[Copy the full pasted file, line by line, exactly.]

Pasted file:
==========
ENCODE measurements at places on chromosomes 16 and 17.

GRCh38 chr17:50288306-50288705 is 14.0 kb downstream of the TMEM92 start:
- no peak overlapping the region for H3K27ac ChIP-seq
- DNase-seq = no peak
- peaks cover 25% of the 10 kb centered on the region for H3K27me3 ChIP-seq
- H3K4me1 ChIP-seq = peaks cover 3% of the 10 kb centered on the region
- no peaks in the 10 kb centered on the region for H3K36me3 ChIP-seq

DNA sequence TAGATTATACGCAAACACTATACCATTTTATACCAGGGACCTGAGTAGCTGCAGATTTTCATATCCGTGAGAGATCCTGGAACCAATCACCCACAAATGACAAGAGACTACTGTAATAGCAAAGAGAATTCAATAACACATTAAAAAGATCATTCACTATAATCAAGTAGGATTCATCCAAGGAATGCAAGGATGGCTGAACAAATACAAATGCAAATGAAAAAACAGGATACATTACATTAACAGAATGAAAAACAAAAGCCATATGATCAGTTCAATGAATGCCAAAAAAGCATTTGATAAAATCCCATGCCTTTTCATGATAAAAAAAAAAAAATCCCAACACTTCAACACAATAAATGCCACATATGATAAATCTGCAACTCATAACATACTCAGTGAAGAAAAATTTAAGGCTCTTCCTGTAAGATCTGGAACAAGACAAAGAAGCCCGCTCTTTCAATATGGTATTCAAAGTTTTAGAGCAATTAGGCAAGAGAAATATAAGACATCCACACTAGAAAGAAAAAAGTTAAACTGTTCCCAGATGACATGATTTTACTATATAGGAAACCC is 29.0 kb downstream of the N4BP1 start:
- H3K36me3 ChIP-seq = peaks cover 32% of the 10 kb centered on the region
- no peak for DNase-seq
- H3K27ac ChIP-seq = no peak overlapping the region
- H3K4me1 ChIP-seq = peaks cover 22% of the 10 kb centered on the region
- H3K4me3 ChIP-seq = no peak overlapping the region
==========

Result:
ENCODE measurements at places on chromosomes 16 and 17.

GRCh38 chr17:50288306-50288705 is 14.0 kb downstream of the TMEM92 start:
- no peak overlapping the region for H3K27ac ChIP-seq
- DNase-seq = no peak
- peaks cover 25% of the 10 kb centered on the region for H3K27me3 ChIP-seq
- H3K4me1 ChIP-seq = peaks cover 3% of the 10 kb centered on the region
- no peaks in the 10 kb centered on the region for H3K36me3 ChIP-seq

DNA sequence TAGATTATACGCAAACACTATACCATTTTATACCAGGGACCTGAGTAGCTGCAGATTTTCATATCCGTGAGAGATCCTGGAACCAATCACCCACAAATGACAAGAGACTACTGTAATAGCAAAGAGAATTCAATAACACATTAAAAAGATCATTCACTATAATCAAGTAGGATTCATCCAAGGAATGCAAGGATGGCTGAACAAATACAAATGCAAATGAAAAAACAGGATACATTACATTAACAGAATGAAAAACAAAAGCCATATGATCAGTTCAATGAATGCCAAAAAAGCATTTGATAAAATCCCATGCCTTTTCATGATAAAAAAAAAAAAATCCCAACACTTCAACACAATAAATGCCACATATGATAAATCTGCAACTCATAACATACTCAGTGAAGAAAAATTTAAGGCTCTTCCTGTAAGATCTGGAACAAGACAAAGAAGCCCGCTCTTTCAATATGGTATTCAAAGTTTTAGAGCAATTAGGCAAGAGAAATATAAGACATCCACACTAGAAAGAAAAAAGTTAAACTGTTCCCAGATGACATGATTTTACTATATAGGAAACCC is 29.0 kb downstream of the N4BP1 start:
- H3K36me3 ChIP-seq = peaks cover 32% of the 10 kb centered on the region
- no peak for DNase-seq
- H3K27ac ChIP-seq = no peak overlapping the region
- H3K4me1 ChIP-seq = peaks cover 22% of the 10 kb centered on the region
- H3K4me3 ChIP-seq = no peak overlapping the region